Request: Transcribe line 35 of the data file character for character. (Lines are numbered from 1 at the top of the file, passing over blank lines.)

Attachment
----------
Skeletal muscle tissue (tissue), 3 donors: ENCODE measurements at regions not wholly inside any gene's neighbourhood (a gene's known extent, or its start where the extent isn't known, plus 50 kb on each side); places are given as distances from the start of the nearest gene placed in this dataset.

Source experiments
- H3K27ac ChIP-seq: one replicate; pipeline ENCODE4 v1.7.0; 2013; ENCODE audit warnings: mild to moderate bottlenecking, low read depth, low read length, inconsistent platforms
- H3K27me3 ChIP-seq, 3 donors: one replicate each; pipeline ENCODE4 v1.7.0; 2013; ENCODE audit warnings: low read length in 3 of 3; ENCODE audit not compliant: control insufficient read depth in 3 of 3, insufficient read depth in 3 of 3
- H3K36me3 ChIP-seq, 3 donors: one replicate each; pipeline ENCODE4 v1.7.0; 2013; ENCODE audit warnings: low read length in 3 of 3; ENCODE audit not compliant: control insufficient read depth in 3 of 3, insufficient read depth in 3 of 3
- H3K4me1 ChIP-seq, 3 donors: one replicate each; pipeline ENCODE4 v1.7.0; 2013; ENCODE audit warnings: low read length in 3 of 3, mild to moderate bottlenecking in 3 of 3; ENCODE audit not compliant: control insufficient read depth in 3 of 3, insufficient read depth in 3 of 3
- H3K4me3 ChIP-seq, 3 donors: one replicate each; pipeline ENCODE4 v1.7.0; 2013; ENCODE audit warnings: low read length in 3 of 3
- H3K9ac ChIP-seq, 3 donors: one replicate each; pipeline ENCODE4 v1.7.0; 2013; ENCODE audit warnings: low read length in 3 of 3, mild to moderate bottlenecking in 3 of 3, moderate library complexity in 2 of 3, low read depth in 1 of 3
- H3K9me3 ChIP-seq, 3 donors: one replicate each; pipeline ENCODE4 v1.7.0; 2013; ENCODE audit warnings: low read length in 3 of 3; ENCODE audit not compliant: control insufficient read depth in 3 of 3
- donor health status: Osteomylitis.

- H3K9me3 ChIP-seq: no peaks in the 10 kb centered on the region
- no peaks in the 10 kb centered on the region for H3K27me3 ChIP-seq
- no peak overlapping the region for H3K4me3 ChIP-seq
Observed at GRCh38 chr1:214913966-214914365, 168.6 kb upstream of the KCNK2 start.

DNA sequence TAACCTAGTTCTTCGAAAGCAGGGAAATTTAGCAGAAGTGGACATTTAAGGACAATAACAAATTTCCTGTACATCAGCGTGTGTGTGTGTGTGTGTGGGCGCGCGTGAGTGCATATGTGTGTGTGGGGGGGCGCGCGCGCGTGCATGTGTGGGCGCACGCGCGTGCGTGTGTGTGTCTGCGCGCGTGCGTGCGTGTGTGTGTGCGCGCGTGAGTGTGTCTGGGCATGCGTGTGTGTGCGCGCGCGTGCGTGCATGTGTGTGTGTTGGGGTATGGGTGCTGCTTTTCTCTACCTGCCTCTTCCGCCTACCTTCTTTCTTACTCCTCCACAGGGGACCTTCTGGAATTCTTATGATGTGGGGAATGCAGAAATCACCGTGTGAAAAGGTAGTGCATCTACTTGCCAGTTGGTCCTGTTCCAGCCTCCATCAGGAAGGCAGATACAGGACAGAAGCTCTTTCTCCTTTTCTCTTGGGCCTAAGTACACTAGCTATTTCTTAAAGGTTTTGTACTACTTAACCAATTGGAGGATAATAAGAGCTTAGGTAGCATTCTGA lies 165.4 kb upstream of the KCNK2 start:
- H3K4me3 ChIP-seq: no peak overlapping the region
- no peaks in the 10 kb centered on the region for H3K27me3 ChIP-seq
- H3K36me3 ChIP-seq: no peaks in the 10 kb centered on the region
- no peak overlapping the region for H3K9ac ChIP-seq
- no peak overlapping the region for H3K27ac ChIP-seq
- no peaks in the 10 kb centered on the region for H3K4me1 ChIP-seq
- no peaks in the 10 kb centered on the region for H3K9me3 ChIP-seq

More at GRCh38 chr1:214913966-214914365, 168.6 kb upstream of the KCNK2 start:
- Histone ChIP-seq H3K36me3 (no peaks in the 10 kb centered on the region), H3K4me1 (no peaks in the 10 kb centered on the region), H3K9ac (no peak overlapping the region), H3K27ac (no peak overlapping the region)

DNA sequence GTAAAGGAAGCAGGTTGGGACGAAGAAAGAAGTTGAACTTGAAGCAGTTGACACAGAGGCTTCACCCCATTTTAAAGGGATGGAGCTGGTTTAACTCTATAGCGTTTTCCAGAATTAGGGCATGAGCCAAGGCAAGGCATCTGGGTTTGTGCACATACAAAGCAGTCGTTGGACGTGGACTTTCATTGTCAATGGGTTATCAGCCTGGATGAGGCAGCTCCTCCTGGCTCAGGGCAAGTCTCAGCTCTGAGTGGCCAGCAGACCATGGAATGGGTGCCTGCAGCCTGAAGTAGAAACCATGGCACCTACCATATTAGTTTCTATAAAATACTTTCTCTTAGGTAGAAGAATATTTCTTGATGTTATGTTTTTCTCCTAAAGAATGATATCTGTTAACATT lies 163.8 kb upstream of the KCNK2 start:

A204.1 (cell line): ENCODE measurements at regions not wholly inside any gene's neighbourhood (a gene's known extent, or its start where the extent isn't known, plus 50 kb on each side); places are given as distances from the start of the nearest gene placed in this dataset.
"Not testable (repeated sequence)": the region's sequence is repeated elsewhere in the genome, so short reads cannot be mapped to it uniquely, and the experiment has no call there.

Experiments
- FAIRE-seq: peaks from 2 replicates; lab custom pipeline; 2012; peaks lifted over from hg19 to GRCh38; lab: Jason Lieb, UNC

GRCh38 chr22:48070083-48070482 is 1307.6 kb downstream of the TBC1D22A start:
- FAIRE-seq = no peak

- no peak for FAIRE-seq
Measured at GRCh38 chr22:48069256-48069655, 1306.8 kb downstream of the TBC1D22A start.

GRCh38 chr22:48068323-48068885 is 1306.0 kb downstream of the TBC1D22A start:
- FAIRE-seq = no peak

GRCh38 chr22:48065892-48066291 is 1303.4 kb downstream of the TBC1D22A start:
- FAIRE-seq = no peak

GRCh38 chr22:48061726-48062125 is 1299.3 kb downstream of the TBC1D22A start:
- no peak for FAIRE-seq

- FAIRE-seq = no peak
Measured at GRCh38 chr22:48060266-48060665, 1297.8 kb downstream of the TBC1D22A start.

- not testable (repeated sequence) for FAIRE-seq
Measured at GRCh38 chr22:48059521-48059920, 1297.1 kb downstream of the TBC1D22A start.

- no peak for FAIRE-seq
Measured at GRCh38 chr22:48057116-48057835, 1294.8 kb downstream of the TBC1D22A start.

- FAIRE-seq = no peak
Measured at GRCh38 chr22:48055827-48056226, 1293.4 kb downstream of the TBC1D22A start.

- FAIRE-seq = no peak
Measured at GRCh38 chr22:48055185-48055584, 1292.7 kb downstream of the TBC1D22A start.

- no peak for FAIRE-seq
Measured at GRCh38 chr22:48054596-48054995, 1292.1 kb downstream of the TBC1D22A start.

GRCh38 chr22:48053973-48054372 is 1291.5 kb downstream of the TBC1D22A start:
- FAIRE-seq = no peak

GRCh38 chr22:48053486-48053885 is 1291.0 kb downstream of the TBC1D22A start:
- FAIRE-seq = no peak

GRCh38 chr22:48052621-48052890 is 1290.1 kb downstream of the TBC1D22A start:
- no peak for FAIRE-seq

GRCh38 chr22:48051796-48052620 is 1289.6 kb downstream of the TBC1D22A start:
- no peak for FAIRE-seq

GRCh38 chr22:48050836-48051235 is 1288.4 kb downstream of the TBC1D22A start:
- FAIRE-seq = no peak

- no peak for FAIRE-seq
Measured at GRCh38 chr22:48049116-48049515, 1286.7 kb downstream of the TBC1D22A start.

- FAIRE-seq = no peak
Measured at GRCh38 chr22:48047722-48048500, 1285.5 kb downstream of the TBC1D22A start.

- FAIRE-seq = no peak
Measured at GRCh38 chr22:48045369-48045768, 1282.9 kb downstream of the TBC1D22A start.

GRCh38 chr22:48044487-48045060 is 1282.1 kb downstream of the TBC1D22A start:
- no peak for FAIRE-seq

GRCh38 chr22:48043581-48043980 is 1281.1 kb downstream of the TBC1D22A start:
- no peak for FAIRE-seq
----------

- FAIRE-seq = no peak